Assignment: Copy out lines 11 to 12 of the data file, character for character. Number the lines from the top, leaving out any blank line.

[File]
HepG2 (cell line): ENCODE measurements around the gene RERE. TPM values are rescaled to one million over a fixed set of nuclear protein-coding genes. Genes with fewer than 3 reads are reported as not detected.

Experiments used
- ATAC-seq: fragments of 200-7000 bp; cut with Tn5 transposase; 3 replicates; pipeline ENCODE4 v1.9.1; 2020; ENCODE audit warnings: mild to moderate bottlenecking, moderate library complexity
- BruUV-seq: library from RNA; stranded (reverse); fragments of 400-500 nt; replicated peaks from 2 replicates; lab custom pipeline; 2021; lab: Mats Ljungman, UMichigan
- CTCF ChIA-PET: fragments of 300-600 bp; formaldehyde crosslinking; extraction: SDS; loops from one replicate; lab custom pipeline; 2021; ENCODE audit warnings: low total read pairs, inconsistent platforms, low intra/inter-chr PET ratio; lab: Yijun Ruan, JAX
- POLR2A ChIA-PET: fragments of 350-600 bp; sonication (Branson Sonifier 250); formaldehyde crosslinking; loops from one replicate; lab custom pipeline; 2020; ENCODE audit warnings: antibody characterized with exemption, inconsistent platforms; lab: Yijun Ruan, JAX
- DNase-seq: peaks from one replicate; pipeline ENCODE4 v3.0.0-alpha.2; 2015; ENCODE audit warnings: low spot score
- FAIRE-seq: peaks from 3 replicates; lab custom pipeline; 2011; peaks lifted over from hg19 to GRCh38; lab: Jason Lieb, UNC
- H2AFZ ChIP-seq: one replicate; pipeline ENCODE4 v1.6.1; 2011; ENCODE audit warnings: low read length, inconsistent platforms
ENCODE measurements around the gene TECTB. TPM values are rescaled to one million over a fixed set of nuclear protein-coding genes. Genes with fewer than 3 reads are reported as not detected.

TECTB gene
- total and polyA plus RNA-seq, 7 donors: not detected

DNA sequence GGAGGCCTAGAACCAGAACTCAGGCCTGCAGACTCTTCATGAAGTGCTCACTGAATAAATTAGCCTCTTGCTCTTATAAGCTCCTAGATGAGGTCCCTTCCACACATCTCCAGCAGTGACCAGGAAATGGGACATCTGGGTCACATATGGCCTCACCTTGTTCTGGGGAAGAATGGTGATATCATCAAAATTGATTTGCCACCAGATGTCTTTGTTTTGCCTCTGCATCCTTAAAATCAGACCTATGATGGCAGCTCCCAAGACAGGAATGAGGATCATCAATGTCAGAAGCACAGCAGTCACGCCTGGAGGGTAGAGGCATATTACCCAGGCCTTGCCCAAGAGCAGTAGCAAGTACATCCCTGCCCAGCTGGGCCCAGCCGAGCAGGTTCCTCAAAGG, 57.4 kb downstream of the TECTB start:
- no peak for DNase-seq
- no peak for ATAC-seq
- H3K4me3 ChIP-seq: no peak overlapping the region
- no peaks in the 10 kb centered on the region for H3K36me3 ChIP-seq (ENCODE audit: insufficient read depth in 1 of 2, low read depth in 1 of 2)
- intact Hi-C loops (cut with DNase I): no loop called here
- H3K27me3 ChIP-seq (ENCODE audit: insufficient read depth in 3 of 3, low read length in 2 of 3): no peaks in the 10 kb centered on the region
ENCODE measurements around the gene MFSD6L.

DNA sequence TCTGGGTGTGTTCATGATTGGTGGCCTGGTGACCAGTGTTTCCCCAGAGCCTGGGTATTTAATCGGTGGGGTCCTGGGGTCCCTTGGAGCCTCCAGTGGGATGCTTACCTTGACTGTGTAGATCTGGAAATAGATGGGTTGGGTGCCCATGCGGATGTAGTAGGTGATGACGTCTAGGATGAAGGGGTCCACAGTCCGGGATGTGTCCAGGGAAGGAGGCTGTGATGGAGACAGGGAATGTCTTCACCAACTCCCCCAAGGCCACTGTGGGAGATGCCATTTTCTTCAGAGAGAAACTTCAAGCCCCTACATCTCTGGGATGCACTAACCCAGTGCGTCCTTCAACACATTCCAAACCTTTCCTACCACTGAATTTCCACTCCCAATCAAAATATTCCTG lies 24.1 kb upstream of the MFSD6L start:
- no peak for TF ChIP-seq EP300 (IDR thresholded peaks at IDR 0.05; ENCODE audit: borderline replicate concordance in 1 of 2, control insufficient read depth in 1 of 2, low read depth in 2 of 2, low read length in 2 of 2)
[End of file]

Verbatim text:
TECTB gene
- total and polyA plus RNA-seq, 7 donors: not detected